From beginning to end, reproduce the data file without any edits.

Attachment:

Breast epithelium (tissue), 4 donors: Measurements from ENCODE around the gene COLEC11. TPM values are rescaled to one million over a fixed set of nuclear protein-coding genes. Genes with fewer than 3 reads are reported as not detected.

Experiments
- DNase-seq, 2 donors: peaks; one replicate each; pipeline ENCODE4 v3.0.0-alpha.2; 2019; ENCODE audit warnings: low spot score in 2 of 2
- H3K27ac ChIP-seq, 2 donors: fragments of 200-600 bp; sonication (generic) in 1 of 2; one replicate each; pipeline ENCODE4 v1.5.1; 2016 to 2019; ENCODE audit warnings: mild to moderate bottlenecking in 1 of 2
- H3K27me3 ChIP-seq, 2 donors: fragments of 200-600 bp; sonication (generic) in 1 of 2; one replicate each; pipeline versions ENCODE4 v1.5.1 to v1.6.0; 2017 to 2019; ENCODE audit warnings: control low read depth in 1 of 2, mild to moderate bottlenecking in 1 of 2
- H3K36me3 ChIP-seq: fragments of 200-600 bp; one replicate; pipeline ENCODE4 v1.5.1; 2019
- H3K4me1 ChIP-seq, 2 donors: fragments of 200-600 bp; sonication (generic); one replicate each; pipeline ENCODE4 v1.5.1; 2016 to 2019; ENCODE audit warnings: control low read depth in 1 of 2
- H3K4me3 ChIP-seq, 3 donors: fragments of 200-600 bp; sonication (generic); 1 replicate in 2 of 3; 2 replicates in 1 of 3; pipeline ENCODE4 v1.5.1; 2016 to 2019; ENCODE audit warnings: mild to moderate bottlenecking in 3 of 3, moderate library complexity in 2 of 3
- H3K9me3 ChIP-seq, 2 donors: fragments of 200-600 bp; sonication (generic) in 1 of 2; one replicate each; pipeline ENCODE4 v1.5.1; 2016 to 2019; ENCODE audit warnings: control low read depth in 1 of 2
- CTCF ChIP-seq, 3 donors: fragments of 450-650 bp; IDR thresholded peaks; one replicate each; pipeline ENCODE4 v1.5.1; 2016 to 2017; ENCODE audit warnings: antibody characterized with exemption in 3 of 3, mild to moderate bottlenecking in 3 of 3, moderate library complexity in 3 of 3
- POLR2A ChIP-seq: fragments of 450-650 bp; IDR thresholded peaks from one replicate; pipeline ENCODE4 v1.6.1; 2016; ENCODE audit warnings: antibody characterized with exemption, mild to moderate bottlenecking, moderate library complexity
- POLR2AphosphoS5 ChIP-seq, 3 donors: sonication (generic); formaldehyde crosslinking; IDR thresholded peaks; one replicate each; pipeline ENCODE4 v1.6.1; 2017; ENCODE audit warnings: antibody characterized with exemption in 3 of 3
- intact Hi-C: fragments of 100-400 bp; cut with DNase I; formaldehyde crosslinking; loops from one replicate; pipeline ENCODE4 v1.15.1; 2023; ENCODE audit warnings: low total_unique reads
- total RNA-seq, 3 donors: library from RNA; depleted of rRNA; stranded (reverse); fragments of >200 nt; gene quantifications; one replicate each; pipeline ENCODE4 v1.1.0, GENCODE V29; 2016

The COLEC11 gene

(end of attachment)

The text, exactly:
Breast epithelium (tissue), 4 donors: Measurements from ENCODE around the gene COLEC11. TPM values are rescaled to one million over a fixed set of nuclear protein-coding genes. Genes with fewer than 3 reads are reported as not detected.

Experiments
- DNase-seq, 2 donors: peaks; one replicate each; pipeline ENCODE4 v3.0.0-alpha.2; 2019; ENCODE audit warnings: low spot score in 2 of 2
- H3K27ac ChIP-seq, 2 donors: fragments of 200-600 bp; sonication (generic) in 1 of 2; one replicate each; pipeline ENCODE4 v1.5.1; 2016 to 2019; ENCODE audit warnings: mild to moderate bottlenecking in 1 of 2
- H3K27me3 ChIP-seq, 2 donors: fragments of 200-600 bp; sonication (generic) in 1 of 2; one replicate each; pipeline versions ENCODE4 v1.5.1 to v1.6.0; 2017 to 2019; ENCODE audit warnings: control low read depth in 1 of 2, mild to moderate bottlenecking in 1 of 2
- H3K36me3 ChIP-seq: fragments of 200-600 bp; one replicate; pipeline ENCODE4 v1.5.1; 2019
- H3K4me1 ChIP-seq, 2 donors: fragments of 200-600 bp; sonication (generic); one replicate each; pipeline ENCODE4 v1.5.1; 2016 to 2019; ENCODE audit warnings: control low read depth in 1 of 2
- H3K4me3 ChIP-seq, 3 donors: fragments of 200-600 bp; sonication (generic); 1 replicate in 2 of 3; 2 replicates in 1 of 3; pipeline ENCODE4 v1.5.1; 2016 to 2019; ENCODE audit warnings: mild to moderate bottlenecking in 3 of 3, moderate library complexity in 2 of 3
- H3K9me3 ChIP-seq, 2 donors: fragments of 200-600 bp; sonication (generic) in 1 of 2; one replicate each; pipeline ENCODE4 v1.5.1; 2016 to 2019; ENCODE audit warnings: control low read depth in 1 of 2
- CTCF ChIP-seq, 3 donors: fragments of 450-650 bp; IDR thresholded peaks; one replicate each; pipeline ENCODE4 v1.5.1; 2016 to 2017; ENCODE audit warnings: antibody characterized with exemption in 3 of 3, mild to moderate bottlenecking in 3 of 3, moderate library complexity in 3 of 3
- POLR2A ChIP-seq: fragments of 450-650 bp; IDR thresholded peaks from one replicate; pipeline ENCODE4 v1.6.1; 2016; ENCODE audit warnings: antibody characterized with exemption, mild to moderate bottlenecking, moderate library complexity
- POLR2AphosphoS5 ChIP-seq, 3 donors: sonication (generic); formaldehyde crosslinking; IDR thresholded peaks; one replicate each; pipeline ENCODE4 v1.6.1; 2017; ENCODE audit warnings: antibody characterized with exemption in 3 of 3
- intact Hi-C: fragments of 100-400 bp; cut with DNase I; formaldehyde crosslinking; loops from one replicate; pipeline ENCODE4 v1.15.1; 2023; ENCODE audit warnings: low total_unique reads
- total RNA-seq, 3 donors: library from RNA; depleted of rRNA; stranded (reverse); fragments of >200 nt; gene quantifications; one replicate each; pipeline ENCODE4 v1.1.0, GENCODE V29; 2016

The COLEC11 gene